The Canadian dollar has dropped after trading at record highs that had not been seen in the last three decades, it has been reported.

According to Bloomberg, the currency dipped to 99.53 US cents in Toronto after touching $1.0064 last week.

The fall came after David Dodge, Bank of Canada (BoC) governor, said the currency moved "sharply" above the 93 to 95 US cents the institution uses as assumed trading range, the news agency reports.

Bank of America Corp senior currency strategist John Rothfield suggested the risk is that if the BoC considers the currency's gains in its decision over monetary policy, it may "shift [its] stance to an easing bias".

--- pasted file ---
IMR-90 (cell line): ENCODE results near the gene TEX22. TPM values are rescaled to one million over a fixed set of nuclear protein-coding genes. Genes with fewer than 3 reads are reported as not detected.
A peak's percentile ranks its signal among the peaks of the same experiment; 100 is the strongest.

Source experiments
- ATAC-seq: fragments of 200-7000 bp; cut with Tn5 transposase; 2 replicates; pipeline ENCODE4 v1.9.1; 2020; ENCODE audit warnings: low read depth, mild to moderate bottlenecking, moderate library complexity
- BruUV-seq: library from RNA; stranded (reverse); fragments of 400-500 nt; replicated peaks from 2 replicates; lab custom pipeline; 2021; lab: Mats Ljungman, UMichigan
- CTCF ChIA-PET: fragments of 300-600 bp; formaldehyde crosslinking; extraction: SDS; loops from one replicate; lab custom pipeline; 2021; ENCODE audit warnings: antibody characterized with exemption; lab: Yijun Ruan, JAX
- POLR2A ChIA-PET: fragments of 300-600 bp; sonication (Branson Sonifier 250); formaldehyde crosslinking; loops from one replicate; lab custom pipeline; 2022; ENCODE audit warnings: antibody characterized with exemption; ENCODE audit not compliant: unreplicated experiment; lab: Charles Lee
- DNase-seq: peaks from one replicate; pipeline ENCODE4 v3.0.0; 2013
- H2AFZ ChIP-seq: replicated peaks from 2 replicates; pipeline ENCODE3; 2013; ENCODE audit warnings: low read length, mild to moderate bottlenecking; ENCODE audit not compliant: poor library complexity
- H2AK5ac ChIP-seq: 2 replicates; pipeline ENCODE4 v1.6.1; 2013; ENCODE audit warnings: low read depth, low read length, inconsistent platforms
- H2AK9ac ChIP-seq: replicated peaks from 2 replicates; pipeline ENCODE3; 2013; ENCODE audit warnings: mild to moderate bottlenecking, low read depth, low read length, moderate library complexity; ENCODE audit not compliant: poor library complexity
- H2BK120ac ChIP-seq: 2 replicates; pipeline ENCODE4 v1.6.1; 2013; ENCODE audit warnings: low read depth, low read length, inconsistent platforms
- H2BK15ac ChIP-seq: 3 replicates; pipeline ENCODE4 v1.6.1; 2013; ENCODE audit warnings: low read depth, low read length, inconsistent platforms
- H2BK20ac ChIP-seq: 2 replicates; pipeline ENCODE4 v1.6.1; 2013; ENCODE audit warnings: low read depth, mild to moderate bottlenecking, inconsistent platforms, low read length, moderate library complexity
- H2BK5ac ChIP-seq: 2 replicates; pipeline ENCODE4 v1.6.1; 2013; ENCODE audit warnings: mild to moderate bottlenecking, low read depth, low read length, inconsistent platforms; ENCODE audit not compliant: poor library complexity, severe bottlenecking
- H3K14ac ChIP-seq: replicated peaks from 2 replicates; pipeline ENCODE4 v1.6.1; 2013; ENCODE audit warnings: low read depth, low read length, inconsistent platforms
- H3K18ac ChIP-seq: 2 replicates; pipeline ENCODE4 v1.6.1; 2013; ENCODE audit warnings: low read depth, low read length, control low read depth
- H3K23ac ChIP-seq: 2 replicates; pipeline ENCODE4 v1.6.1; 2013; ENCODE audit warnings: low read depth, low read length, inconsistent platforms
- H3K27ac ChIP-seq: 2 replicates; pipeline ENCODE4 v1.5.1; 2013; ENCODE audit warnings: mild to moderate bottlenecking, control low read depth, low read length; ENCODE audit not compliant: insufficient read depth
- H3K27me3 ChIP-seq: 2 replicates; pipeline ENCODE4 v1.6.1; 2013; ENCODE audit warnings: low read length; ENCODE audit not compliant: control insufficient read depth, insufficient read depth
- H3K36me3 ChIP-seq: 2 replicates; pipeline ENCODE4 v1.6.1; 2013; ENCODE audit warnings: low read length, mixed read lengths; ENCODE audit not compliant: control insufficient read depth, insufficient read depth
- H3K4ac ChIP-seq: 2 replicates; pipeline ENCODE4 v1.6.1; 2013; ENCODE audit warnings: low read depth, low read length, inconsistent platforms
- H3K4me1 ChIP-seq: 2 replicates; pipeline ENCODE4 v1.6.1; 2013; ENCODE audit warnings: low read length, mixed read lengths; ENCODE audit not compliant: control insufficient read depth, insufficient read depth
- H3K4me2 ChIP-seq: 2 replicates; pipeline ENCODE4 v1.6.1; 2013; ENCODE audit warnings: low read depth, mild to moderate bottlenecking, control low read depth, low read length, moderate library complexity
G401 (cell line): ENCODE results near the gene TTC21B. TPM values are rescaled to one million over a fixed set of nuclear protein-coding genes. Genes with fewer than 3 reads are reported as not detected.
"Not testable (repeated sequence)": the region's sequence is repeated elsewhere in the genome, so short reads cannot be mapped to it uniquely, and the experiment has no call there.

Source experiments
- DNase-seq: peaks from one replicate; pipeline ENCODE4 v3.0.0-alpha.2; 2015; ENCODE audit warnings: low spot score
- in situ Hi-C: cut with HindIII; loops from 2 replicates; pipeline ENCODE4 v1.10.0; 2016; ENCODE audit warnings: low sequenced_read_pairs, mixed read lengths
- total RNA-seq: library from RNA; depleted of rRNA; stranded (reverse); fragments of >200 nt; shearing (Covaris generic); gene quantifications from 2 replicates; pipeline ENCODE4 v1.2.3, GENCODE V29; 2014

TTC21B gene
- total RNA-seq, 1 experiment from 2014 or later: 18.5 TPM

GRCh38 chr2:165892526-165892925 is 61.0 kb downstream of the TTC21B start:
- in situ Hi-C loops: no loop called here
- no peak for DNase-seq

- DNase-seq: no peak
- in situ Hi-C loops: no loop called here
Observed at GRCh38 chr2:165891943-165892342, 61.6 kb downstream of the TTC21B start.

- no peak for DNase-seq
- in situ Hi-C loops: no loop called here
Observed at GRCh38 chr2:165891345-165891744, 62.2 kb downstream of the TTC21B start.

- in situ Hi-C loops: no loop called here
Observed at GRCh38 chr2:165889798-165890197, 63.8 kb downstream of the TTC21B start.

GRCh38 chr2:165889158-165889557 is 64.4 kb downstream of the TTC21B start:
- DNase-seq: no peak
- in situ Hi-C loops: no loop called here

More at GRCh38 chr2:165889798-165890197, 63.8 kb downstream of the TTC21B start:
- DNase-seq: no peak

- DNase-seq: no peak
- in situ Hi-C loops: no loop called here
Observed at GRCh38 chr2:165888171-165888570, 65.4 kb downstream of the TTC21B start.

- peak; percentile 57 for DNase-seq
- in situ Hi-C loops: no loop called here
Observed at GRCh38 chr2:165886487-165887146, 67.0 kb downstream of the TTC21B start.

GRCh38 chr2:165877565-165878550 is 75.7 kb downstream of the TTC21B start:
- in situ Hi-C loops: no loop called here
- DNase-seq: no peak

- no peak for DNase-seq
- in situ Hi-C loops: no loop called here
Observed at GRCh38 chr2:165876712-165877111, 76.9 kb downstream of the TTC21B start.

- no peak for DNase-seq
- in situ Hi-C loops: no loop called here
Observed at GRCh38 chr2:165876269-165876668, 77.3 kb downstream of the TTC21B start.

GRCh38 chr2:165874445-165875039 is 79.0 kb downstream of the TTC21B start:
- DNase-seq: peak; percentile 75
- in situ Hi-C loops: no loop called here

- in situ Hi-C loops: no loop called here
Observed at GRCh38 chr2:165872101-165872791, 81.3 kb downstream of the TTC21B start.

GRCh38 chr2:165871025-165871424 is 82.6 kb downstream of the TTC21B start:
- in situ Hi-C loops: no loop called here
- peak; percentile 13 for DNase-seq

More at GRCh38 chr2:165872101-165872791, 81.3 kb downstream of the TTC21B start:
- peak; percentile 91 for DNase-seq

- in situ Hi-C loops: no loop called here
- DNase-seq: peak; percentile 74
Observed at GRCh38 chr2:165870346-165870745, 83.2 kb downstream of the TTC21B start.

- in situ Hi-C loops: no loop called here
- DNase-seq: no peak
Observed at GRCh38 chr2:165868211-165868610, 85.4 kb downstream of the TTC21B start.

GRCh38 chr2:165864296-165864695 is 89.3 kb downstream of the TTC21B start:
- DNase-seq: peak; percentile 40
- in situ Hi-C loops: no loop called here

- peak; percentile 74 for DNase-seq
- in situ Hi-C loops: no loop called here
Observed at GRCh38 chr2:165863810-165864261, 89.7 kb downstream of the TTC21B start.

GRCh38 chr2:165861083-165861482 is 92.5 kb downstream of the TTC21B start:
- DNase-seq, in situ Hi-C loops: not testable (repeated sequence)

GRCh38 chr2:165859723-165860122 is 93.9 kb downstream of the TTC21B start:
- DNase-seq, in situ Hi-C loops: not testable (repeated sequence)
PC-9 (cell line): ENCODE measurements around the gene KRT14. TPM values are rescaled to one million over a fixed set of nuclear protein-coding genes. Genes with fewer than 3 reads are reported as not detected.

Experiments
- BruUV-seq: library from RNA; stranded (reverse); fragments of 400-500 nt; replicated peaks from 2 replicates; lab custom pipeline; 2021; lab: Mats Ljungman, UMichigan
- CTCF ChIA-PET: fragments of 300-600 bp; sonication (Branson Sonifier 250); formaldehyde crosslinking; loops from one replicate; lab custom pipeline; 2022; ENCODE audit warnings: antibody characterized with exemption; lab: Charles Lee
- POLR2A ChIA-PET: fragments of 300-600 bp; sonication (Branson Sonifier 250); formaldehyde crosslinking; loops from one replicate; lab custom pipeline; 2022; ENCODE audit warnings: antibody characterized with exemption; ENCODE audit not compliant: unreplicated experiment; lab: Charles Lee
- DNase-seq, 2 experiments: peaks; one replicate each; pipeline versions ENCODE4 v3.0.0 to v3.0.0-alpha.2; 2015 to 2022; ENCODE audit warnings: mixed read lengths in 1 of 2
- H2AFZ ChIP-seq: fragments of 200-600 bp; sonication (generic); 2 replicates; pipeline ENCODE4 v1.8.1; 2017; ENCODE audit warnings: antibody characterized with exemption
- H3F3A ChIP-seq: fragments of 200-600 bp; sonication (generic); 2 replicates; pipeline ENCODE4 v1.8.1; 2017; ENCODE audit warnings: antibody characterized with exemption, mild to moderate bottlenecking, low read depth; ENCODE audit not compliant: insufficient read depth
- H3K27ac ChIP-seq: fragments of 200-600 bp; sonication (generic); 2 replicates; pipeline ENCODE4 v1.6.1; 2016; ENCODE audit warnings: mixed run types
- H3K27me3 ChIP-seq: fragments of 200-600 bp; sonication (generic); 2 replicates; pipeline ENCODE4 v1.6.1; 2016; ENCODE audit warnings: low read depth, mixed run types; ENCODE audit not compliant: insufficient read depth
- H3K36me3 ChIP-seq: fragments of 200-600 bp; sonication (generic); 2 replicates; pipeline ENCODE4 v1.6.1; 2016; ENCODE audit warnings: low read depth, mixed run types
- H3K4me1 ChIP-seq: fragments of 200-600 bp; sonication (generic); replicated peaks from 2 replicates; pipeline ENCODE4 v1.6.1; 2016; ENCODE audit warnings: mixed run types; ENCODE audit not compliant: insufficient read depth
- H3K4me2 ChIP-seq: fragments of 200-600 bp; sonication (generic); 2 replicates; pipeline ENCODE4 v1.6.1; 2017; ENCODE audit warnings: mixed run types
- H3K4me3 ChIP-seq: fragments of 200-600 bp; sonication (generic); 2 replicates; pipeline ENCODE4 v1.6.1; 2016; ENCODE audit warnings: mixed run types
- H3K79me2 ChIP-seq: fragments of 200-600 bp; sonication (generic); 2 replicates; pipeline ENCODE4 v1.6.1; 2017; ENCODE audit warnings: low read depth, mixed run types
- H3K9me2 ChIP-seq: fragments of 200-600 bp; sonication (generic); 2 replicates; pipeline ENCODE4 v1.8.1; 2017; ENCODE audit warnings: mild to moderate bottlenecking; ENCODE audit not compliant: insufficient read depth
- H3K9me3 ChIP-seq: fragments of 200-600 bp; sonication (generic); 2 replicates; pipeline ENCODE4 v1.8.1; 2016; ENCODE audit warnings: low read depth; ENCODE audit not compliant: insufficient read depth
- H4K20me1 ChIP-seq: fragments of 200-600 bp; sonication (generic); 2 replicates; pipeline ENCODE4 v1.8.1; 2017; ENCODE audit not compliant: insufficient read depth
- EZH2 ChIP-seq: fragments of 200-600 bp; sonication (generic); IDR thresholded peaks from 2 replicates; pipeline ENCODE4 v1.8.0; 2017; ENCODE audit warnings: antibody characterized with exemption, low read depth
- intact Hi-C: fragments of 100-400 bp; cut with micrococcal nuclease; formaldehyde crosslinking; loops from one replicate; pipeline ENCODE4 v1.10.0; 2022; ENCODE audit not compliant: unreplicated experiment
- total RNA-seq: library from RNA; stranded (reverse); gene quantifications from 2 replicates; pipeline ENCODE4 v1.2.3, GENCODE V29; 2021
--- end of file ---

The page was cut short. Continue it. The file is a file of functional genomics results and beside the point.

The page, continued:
He told Bloomberg "a bit of underperformance" could be expected in the currency.

Meanwhile, a new report by the Bank for International Settlements (BIS) has shown that traditional foreign exchange transactions have seen turnover increase by 71 per cent over the last three years.

In its Triennial Central Bank Survey of Foreign Exchange and Derivatives Market Activity 2007, the BIS found "unprecedented" turnover growth to $3.2 trillion.

Particularly strong growth was revealed in FX swap turnover, which increased by 82 per cent this April.